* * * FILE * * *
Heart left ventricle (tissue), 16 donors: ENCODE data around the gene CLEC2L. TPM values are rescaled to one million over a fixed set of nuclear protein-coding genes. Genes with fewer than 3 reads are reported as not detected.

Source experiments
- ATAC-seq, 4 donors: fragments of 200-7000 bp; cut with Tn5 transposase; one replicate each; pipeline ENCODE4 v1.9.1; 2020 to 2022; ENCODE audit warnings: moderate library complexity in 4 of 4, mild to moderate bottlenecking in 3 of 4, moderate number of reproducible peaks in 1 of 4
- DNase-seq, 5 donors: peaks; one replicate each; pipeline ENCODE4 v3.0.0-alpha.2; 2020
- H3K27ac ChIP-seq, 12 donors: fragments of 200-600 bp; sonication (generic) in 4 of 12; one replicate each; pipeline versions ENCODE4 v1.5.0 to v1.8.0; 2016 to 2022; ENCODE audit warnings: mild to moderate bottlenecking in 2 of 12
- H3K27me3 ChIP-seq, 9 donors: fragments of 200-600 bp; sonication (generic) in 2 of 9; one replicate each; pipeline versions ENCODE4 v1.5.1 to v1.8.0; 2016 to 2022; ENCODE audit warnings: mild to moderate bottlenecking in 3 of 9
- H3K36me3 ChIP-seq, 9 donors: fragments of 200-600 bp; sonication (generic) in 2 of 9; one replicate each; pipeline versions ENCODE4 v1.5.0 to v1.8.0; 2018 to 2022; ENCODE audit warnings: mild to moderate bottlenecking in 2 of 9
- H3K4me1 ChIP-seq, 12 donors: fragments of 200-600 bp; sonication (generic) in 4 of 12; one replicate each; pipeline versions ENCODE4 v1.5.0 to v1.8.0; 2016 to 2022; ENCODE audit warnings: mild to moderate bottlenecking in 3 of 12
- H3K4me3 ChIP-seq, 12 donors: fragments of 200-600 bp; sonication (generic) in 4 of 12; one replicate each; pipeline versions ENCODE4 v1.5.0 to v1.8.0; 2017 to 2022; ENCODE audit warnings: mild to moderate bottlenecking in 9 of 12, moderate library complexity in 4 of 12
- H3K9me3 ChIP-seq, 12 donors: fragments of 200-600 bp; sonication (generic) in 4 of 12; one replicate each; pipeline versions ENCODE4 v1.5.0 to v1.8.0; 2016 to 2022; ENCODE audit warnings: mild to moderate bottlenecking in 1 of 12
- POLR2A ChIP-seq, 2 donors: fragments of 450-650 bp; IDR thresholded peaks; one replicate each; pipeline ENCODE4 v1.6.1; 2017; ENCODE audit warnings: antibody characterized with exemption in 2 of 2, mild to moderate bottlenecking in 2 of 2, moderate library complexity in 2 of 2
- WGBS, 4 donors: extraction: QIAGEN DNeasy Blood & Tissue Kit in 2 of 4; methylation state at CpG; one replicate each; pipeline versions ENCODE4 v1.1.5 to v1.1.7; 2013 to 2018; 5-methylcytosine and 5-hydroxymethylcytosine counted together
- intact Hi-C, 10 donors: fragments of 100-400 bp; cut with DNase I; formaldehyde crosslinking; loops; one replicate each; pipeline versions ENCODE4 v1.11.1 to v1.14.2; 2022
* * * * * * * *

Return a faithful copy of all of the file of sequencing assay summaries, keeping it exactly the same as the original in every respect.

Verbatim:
Heart left ventricle (tissue), 16 donors: ENCODE data around the gene CLEC2L. TPM values are rescaled to one million over a fixed set of nuclear protein-coding genes. Genes with fewer than 3 reads are reported as not detected.

Source experiments
- ATAC-seq, 4 donors: fragments of 200-7000 bp; cut with Tn5 transposase; one replicate each; pipeline ENCODE4 v1.9.1; 2020 to 2022; ENCODE audit warnings: moderate library complexity in 4 of 4, mild to moderate bottlenecking in 3 of 4, moderate number of reproducible peaks in 1 of 4
- DNase-seq, 5 donors: peaks; one replicate each; pipeline ENCODE4 v3.0.0-alpha.2; 2020
- H3K27ac ChIP-seq, 12 donors: fragments of 200-600 bp; sonication (generic) in 4 of 12; one replicate each; pipeline versions ENCODE4 v1.5.0 to v1.8.0; 2016 to 2022; ENCODE audit warnings: mild to moderate bottlenecking in 2 of 12
- H3K27me3 ChIP-seq, 9 donors: fragments of 200-600 bp; sonication (generic) in 2 of 9; one replicate each; pipeline versions ENCODE4 v1.5.1 to v1.8.0; 2016 to 2022; ENCODE audit warnings: mild to moderate bottlenecking in 3 of 9
- H3K36me3 ChIP-seq, 9 donors: fragments of 200-600 bp; sonication (generic) in 2 of 9; one replicate each; pipeline versions ENCODE4 v1.5.0 to v1.8.0; 2018 to 2022; ENCODE audit warnings: mild to moderate bottlenecking in 2 of 9
- H3K4me1 ChIP-seq, 12 donors: fragments of 200-600 bp; sonication (generic) in 4 of 12; one replicate each; pipeline versions ENCODE4 v1.5.0 to v1.8.0; 2016 to 2022; ENCODE audit warnings: mild to moderate bottlenecking in 3 of 12
- H3K4me3 ChIP-seq, 12 donors: fragments of 200-600 bp; sonication (generic) in 4 of 12; one replicate each; pipeline versions ENCODE4 v1.5.0 to v1.8.0; 2017 to 2022; ENCODE audit warnings: mild to moderate bottlenecking in 9 of 12, moderate library complexity in 4 of 12
- H3K9me3 ChIP-seq, 12 donors: fragments of 200-600 bp; sonication (generic) in 4 of 12; one replicate each; pipeline versions ENCODE4 v1.5.0 to v1.8.0; 2016 to 2022; ENCODE audit warnings: mild to moderate bottlenecking in 1 of 12
- POLR2A ChIP-seq, 2 donors: fragments of 450-650 bp; IDR thresholded peaks; one replicate each; pipeline ENCODE4 v1.6.1; 2017; ENCODE audit warnings: antibody characterized with exemption in 2 of 2, mild to moderate bottlenecking in 2 of 2, moderate library complexity in 2 of 2
- WGBS, 4 donors: extraction: QIAGEN DNeasy Blood & Tissue Kit in 2 of 4; methylation state at CpG; one replicate each; pipeline versions ENCODE4 v1.1.5 to v1.1.7; 2013 to 2018; 5-methylcytosine and 5-hydroxymethylcytosine counted together
- intact Hi-C, 10 donors: fragments of 100-400 bp; cut with DNase I; formaldehyde crosslinking; loops; one replicate each; pipeline versions ENCODE4 v1.11.1 to v1.14.2; 2022